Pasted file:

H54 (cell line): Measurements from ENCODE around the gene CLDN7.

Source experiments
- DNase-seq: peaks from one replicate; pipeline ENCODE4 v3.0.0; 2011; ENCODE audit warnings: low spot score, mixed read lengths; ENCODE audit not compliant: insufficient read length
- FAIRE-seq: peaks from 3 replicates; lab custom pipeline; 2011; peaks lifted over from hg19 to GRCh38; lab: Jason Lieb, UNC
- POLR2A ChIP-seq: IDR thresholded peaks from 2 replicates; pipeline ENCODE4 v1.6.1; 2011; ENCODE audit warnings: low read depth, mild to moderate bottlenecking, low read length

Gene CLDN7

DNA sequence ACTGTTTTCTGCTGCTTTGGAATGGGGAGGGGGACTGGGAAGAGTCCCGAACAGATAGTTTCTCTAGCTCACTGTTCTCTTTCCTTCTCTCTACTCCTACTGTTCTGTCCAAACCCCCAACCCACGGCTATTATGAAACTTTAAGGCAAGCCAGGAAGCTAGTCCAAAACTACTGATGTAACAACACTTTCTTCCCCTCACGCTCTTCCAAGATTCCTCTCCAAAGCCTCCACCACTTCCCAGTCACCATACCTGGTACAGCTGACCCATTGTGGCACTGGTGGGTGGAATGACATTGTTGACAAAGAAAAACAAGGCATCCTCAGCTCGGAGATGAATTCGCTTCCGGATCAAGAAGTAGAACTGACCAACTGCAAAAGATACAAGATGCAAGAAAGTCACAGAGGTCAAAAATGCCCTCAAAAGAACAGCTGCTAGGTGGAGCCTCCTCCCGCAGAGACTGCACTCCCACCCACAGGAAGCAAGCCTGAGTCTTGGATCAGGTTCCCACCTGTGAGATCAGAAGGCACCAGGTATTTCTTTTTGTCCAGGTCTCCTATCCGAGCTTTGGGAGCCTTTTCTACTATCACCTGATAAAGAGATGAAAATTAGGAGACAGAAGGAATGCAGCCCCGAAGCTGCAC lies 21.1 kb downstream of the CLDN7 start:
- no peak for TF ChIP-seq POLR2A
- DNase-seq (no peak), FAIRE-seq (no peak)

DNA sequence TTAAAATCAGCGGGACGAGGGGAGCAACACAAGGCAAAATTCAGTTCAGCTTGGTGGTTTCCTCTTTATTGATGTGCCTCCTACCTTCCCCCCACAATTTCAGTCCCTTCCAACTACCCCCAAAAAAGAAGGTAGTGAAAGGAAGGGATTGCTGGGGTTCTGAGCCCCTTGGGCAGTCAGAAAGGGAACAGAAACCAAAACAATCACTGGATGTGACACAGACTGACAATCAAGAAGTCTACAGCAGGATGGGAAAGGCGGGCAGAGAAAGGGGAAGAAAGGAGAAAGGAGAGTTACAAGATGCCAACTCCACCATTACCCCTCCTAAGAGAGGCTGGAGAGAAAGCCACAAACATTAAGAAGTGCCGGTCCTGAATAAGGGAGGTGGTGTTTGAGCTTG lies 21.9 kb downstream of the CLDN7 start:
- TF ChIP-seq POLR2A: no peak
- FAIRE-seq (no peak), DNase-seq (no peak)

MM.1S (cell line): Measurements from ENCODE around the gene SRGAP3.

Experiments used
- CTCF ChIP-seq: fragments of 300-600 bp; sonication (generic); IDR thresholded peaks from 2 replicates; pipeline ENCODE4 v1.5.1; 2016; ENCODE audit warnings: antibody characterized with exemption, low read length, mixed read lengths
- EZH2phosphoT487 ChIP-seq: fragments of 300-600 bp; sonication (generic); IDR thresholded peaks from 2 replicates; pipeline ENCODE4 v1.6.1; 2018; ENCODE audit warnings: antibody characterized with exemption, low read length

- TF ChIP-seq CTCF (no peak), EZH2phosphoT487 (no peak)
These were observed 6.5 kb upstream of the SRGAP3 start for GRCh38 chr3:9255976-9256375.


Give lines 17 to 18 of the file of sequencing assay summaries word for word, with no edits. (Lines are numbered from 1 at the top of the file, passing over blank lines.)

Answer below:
- TF ChIP-seq CTCF (no peak), EZH2phosphoT487 (no peak)
These were observed 6.5 kb upstream of the SRGAP3 start for GRCh38 chr3:9255976-9256375.